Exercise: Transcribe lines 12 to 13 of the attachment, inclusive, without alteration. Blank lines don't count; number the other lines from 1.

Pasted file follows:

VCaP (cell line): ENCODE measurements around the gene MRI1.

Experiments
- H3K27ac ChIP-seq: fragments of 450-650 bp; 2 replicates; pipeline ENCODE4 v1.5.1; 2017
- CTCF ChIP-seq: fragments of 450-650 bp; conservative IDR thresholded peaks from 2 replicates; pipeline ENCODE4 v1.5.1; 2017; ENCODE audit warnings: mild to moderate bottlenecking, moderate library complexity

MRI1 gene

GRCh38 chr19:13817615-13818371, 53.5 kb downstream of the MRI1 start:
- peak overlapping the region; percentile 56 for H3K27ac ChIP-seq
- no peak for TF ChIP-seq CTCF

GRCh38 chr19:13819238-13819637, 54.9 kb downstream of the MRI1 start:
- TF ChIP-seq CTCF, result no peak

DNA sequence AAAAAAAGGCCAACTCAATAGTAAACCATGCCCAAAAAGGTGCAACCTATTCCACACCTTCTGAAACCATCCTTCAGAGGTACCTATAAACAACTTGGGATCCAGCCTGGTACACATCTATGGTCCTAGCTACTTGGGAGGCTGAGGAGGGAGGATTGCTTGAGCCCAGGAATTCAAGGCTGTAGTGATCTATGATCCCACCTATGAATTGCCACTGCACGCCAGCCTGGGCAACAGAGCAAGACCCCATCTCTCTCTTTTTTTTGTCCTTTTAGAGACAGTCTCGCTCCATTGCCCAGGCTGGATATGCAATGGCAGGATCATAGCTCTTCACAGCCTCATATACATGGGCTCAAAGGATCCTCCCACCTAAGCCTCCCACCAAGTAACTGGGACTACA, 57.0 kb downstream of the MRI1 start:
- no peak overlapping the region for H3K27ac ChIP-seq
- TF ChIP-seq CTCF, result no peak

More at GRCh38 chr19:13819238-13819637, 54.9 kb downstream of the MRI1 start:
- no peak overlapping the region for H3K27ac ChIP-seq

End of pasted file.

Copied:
- no peak overlapping the region for H3K27ac ChIP-seq
- TF ChIP-seq CTCF, result no peak